Oracle OpenWorld – Oracle founder says ‘next-generation’ protection is needed to stop ever-growing security threats as he reveals new M7 microprocessor
Larry Ellison has called for a major rethink in the security industry as the technology sector faces more threats than ever before.
In his second keynote speech at the Oracle OpenWorld 2015 event in San Francicsco, the company founder said that there was a great need for ‘next-generation security’ to cope with the growing number of cyberattacks, as, “the current state of the art is not getting it done”.
He also reinforced his call for always-on security systems to be included in all new products, and for data encryption to come as a standard.
“We need much better security – we need a next-generation security, because we are not winning a lot of these cyber battles,” Ellison (pictured left with Oracle CEO Mark Hurd) said.
“We are not losing a war, but we are losing a lot of battles,” he added, “we have to rethink how we deliver technology, especially as vast amounts of data are delivered to the cloud…we have to make sure it is secure.”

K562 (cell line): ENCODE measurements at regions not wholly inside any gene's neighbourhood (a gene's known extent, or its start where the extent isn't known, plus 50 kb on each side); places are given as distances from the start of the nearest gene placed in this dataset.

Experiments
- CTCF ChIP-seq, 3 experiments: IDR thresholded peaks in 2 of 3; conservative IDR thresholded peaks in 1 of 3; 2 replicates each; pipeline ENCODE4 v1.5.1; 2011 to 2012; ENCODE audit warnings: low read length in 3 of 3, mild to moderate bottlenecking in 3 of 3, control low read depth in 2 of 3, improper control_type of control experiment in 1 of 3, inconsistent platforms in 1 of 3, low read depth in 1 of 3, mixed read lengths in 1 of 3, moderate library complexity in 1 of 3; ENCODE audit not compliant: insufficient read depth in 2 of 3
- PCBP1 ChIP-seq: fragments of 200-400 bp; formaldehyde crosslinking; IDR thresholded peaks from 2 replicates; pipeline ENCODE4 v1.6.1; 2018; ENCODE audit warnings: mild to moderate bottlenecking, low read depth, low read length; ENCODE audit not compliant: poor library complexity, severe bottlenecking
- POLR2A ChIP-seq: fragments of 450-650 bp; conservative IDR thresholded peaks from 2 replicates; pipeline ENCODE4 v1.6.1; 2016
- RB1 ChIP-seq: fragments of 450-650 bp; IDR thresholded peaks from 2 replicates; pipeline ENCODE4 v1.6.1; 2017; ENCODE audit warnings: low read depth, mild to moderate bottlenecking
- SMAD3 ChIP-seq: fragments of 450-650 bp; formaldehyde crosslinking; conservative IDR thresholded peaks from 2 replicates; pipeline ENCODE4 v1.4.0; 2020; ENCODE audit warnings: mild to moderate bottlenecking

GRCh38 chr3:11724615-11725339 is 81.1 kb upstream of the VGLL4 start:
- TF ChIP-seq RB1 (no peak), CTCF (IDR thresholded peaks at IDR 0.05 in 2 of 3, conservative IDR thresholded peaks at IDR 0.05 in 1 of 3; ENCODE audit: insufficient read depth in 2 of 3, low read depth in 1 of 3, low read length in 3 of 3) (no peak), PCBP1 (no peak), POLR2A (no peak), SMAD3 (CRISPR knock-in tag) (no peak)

Repeating his call from Sunday’s opening keynote, Ellison once again called for encryption at all levels of the security process, and for an end to anyone ever needing to switch their security protection on or off.
“It sounds obvious…there should be no way to turn off encryption,” he said. “The only way you should be able to operate is with encryption…the ability to turn security on and off makes no sense.”
In order to facilitate this change, Ellison announced the new M7 microprocessor, which he said offers state of the art, always-on security features baked into the silicon itself, making it more secure than ever.
“Even best hackers have not figured out a way to download changes to your microprocessor,” he noted, saying that this is the first piece of silicon in the world to feature such software features inside.
The 32-core, 256-thread SPARC M7 microprocessor features Security in Silicon for advanced intrusion protection and hardware-assisted encryption, and can operate with a near-zero effect on performance spanning enterprise, big data, and cloud applications.
It is available now for businesses to order and implement, with Ellison saying that companies will only need a few of the products in order to protect their entire cloud, as once an attack is discovered, the other unprotected systems can then be patched.
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